He said “is it” when he means “it is”, which makes all his observations sound like questions.

When a picture book shows food, he says “me djust petending” and mimes the action of taking the food from the page and eating it (“and one bfor Mummy dtoo!”). He recognises the letter D and says “dat one me number! Dat one D for Davy!”

I do that thing that mums do, talking to the baby, and the little dude looks up at me and says with weary patience “Mummy. Ben dan’t dalk. Ben a baby.”

If he sees a dog, he’s scared sometimes but not other times. I have no idea what system he uses to categorise. Some of the scary ones seem small and fluffy, and yesterday a large German Shepherd was labelled a fendly doddie.

He’s so bloody bossy my kid. Today at the playground “dat big boy come back here and go down dis slide!” Uh, that big boy will do whatever he wants actually.

Two and a half is off out the door with his dad on a creche day, puffer jacket and backpack, waving at me “bye mum! Me donna run so me don’t miss da bus yike Pedro Pony!”

He can open a car door and climb into his carseat, but he still sometimes likes to wind me up by taking his arms out of the seat straps. He is very careful with traffic and roads – “no dat car boom me! Me donna be soooo dareful, me donna walk on da footpath, and me donna hold Mummy hand”.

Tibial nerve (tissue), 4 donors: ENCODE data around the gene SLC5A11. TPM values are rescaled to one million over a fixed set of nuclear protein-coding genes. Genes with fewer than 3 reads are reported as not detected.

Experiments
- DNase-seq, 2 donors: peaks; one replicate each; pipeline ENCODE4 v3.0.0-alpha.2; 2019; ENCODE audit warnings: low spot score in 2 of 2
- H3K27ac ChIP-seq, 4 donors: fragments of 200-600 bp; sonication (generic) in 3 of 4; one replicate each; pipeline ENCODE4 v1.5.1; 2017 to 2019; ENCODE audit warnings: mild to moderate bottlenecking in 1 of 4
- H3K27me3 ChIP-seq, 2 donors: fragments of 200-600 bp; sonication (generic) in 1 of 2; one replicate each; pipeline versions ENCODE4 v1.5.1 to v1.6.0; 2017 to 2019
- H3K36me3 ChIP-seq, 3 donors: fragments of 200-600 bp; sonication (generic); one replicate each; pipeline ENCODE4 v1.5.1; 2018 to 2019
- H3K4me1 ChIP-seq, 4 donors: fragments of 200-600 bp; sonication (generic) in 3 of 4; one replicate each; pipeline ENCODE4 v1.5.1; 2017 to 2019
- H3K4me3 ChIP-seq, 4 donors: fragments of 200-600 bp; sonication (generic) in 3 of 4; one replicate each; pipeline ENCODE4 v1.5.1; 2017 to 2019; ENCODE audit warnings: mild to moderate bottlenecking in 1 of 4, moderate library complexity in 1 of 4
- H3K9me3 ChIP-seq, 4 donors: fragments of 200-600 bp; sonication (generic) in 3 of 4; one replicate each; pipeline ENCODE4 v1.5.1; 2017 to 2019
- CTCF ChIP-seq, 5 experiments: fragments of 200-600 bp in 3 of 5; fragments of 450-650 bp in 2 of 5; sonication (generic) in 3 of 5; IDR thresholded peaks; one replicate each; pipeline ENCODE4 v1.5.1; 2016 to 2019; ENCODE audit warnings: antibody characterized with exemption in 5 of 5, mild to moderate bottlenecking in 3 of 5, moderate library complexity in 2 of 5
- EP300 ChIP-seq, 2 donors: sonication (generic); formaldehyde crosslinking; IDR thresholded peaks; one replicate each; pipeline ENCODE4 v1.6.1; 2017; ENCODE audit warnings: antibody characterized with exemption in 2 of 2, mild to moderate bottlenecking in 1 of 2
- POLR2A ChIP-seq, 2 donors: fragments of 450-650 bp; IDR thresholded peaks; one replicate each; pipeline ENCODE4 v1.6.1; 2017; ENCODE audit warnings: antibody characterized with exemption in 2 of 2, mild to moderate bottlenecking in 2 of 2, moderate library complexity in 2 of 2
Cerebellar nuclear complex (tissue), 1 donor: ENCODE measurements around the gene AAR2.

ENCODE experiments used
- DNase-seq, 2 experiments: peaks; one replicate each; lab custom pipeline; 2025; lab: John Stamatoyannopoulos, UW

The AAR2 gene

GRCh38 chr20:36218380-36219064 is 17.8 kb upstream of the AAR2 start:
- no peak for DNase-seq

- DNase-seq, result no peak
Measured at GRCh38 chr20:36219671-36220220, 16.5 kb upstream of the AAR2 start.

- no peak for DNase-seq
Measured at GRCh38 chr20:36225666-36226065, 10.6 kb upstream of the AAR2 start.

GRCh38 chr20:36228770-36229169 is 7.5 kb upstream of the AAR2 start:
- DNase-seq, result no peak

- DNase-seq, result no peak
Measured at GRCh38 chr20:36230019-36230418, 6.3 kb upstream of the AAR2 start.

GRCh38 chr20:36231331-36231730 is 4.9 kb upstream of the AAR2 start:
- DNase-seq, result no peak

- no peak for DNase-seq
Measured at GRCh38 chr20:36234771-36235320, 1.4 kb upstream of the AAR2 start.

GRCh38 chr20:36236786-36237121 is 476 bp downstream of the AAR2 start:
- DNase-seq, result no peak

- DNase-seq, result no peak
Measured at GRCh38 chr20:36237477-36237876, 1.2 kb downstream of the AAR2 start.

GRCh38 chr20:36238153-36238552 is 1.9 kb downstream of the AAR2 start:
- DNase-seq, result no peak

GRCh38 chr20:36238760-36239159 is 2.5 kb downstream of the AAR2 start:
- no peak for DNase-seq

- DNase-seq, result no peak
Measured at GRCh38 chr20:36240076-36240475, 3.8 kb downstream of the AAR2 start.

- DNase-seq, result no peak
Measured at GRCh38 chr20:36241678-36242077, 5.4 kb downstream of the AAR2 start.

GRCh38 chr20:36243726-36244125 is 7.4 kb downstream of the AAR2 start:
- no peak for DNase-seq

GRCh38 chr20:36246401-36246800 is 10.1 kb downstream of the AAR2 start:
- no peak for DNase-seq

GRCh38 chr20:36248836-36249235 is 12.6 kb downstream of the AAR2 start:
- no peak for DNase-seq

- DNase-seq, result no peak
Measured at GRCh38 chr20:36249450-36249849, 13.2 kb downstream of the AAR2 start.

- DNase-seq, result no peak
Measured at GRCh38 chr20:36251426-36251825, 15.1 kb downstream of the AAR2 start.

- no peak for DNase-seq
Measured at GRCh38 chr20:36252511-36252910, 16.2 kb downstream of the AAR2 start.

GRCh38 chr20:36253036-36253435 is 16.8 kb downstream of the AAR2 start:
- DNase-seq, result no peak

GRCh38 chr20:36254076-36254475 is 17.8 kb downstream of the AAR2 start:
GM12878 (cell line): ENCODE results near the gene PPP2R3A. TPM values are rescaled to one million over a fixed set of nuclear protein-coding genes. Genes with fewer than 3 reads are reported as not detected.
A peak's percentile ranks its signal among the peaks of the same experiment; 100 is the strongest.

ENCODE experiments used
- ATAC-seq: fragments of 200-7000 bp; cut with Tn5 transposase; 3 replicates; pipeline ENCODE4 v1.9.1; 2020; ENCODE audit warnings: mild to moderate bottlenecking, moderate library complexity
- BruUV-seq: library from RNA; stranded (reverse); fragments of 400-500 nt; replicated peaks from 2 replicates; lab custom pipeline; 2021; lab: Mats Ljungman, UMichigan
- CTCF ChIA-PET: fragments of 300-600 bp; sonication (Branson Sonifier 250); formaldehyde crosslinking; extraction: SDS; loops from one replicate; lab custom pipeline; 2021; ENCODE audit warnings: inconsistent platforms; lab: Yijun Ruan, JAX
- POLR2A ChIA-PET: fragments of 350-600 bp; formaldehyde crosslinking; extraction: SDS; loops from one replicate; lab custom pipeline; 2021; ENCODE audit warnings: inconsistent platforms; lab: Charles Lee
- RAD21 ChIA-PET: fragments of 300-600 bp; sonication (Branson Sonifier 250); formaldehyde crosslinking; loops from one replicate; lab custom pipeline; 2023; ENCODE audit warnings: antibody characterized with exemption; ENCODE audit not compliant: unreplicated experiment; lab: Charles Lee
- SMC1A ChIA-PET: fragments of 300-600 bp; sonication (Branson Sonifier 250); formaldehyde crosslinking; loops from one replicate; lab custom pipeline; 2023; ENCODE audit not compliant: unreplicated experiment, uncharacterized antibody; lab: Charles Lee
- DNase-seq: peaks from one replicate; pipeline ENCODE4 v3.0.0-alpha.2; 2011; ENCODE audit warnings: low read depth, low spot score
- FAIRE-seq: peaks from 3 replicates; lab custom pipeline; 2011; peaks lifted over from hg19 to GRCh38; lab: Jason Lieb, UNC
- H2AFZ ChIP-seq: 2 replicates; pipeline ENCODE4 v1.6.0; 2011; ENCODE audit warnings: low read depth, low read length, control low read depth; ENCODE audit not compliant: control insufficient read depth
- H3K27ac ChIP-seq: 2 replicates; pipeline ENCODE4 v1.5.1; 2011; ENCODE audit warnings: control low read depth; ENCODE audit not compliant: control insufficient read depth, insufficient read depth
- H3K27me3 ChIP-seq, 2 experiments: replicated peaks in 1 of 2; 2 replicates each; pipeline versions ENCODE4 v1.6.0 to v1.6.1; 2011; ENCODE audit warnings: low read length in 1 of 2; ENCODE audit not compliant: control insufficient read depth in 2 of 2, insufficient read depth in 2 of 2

Two and a half is half way between baby and big kid and every glimpse of baby makes me want to scoop him up in a cuddle and every glimpse of big kid makes me want to hold him tight tight tight when I do.



More achievable goals

That achievable goals thing I blogged about a few weeks back has been good by the way. It’s such a cheesy but brilliant idea. Choose something easy enough to become a habit. Once it’s a habit, choose a new thing to add in. So – new goals to add:

For me and Mr Daddy: eat our dinner before the kids go to bed. When we do this, it is soooooo much better, ’cause if one of them is difficult to get down, at least we’ve had sustenance already. Also means we get to bed earlier ourselves.

For bub: spend at least 10 minutes in each of his wake up periods playing with him. Just ’cause he’s immobile doesn’t mean we should ignore him!